some notes

Using RSA Authentication with SSH

Wha? "Allow secure, authenticated remote access, file transfer, and command execution *without* having to remember passwords for each individual host you connect to."

Sounds great, where do I sign up? Oh wait. Here.


Note that on Mac OSX (and possibly others) you'll need to use "ssh-keygen -t rsa" in order to generate the key pair.



Using RSA authentication with SSH - mini HOWTO



On Mon, Sep 11, 2000 at 01:02:18AM -0400, S . Salman Ahmed (ssahmed@pathcom.com) wrote:
> >>>>> "NA" == Nate Amsden writes:
> NA> if you want to keep 'hackers' out, i suggest using it and
> NA> disabling password authentication in SSH and force RSA
> NA> passphrase authentication. of course this requires you have
> NA> knowledgable users(or you tell them how to create passphrases
> NA> and stuff)
> NA>
>
> Could you explain the steps necessary to do this ? I am running sshd (v1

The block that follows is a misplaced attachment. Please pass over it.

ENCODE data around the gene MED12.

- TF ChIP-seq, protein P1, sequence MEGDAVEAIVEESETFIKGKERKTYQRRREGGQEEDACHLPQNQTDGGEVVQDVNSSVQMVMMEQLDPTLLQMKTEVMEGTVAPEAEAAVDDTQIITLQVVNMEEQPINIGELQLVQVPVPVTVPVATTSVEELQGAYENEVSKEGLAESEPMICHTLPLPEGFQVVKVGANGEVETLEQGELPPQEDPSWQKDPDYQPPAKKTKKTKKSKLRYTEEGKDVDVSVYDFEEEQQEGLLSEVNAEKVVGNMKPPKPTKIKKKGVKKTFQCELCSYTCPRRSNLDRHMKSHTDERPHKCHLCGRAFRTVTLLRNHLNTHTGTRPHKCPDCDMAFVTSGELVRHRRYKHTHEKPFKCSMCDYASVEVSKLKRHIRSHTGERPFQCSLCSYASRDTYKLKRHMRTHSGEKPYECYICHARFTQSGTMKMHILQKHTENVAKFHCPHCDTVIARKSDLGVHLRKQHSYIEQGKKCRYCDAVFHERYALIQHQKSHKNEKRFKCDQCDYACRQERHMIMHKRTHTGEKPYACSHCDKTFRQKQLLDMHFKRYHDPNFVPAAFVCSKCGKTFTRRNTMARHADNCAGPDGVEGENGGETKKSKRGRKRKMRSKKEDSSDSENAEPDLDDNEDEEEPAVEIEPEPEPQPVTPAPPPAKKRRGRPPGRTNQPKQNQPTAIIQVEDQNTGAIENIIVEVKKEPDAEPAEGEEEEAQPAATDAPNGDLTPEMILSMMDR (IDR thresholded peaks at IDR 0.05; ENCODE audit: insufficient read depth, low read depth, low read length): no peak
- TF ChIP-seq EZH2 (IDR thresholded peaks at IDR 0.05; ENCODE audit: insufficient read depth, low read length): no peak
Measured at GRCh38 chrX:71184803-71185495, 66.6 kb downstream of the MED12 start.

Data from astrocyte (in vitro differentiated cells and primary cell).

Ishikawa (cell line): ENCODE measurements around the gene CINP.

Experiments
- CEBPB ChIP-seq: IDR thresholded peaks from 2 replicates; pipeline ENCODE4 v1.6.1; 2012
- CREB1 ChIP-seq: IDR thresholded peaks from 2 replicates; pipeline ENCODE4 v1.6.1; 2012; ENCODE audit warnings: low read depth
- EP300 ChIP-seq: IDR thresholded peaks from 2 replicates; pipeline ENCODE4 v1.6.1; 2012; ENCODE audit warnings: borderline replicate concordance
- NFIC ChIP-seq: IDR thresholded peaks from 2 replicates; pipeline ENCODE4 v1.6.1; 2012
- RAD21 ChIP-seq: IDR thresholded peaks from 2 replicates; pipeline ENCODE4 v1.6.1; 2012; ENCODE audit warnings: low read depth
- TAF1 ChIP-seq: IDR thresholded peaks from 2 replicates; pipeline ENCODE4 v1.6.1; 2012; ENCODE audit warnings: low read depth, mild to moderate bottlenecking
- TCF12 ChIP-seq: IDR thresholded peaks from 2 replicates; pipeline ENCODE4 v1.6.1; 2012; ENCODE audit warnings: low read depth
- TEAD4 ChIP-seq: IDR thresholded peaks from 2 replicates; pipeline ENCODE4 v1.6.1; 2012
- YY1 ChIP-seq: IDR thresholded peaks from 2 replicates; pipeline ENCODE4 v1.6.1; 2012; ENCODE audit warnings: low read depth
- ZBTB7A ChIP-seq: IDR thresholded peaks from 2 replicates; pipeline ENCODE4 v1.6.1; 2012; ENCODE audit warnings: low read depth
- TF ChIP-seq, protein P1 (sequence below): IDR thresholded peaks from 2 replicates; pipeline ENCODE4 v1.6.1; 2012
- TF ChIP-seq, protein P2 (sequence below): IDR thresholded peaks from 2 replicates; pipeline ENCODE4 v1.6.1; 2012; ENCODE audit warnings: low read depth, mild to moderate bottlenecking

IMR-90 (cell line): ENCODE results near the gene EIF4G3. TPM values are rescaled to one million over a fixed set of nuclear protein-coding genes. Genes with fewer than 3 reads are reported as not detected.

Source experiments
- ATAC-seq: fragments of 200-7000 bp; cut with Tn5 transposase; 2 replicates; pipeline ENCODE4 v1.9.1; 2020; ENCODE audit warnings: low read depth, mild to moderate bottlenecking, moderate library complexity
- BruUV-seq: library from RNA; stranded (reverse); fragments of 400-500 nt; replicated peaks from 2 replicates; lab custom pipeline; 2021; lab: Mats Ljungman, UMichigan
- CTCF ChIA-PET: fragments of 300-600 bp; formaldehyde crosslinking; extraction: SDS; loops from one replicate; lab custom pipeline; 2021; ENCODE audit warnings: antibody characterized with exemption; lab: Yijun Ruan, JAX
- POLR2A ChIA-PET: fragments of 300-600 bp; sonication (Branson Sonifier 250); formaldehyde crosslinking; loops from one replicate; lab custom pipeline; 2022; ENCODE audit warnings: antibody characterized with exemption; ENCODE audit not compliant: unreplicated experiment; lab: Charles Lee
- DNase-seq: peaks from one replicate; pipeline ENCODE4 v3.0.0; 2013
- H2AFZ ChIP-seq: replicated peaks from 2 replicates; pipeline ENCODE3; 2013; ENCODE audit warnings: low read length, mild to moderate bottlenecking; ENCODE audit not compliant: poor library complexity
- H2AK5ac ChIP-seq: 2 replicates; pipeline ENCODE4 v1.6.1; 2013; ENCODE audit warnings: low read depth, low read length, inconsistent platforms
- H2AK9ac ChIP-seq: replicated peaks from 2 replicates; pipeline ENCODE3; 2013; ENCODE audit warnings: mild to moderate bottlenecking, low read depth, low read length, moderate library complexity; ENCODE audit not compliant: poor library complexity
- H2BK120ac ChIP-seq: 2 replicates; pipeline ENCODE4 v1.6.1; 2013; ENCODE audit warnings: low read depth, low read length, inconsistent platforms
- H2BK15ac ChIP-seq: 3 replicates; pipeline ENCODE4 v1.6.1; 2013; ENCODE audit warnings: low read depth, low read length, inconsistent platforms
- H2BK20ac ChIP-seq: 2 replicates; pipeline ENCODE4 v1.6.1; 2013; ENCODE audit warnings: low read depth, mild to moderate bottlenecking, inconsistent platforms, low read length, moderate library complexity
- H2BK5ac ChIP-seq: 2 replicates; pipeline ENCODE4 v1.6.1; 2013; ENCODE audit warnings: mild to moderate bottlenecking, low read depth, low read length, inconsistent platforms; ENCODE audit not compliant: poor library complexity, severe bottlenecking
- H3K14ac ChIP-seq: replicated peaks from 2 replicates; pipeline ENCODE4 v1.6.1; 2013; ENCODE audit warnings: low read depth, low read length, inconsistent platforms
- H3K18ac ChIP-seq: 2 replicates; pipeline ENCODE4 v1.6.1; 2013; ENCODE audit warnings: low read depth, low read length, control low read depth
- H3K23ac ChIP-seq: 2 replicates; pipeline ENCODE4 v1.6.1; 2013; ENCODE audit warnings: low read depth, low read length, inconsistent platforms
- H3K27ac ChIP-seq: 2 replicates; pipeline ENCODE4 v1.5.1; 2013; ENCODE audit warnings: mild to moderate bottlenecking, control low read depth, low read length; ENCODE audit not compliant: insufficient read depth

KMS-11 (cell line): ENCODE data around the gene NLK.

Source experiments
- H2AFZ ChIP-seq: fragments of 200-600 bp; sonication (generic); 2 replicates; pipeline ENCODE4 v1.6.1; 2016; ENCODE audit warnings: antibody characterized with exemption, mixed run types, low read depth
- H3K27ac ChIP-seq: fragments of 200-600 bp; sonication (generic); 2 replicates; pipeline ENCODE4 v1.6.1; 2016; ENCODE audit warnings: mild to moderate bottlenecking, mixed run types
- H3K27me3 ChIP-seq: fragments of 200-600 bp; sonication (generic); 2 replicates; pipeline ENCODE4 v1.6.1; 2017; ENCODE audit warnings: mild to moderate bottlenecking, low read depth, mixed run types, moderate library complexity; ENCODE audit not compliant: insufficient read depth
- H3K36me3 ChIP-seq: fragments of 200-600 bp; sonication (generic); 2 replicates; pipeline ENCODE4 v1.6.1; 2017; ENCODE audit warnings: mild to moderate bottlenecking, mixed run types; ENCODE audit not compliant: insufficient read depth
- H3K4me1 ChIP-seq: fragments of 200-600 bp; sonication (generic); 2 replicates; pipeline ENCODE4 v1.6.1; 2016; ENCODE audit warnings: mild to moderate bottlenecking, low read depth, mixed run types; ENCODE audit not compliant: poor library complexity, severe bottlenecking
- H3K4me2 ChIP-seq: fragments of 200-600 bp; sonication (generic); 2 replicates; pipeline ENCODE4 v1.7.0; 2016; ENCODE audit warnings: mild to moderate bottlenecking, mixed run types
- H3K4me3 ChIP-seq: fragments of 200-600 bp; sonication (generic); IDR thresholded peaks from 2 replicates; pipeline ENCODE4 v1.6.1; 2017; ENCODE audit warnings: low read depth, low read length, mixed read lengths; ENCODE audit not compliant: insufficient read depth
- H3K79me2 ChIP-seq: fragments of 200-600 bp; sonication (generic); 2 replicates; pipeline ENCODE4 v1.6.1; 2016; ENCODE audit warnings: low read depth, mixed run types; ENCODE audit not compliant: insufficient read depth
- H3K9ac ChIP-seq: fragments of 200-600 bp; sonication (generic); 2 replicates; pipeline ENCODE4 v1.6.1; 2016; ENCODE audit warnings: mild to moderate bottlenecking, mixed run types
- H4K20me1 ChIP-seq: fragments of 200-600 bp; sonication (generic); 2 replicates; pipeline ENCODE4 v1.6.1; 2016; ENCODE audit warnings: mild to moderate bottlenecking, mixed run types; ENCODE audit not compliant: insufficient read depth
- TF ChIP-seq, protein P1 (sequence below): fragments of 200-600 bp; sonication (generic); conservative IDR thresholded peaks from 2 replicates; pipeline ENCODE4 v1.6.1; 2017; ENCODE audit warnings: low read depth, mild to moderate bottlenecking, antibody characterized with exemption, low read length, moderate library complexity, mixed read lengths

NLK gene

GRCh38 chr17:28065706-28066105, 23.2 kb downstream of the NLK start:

> I think) on my home system (woody) which is on a cable connection. I
> would like to able to connect to this home system from work to
> periodically check email, etc.
>
> I currently use PuTTY at work for ssh connections. How can I setup
> things so that I don't use password authentication ?
>
> Also, will PuTTY work with a SSH v2 server ?

AFAIK, no. But Data Fellowes has released a free v2 client for Windows,
or at least announced same.


The following is a brief howto on using RSA key authentication for SSH
sessions which I wrote for use at OpenSales. Note that the remote host
needs to have RSA access enabled. This is assumed in the HOWTO, and is
typically enabled by default.

Corrections appreciated.

------------------------------------------------------------------------

How to Use RSA Key Authentication with SSH

Controlling Author: Karsten M. Self
Fri Aug 4, 2000


What: Allow secure, authenticated remote access, file transfer, and
command execution *without* having to remember passwords for
each individual host you connect to.